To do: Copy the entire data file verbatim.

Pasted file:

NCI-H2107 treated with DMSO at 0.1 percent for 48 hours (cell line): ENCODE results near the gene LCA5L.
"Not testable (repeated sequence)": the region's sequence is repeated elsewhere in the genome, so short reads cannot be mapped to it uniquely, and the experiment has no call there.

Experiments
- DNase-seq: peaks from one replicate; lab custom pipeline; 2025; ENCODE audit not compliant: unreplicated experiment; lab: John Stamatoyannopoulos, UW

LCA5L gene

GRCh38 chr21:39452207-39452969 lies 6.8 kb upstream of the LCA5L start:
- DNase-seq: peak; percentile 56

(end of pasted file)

NCI-H2107 treated with DMSO at 0.1 percent for 48 hours (cell line): ENCODE results near the gene LCA5L.
"Not testable (repeated sequence)": the region's sequence is repeated elsewhere in the genome, so short reads cannot be mapped to it uniquely, and the experiment has no call there.

Experiments
- DNase-seq: peaks from one replicate; lab custom pipeline; 2025; ENCODE audit not compliant: unreplicated experiment; lab: John Stamatoyannopoulos, UW

LCA5L gene

GRCh38 chr21:39452207-39452969 lies 6.8 kb upstream of the LCA5L start:
- DNase-seq: peak; percentile 56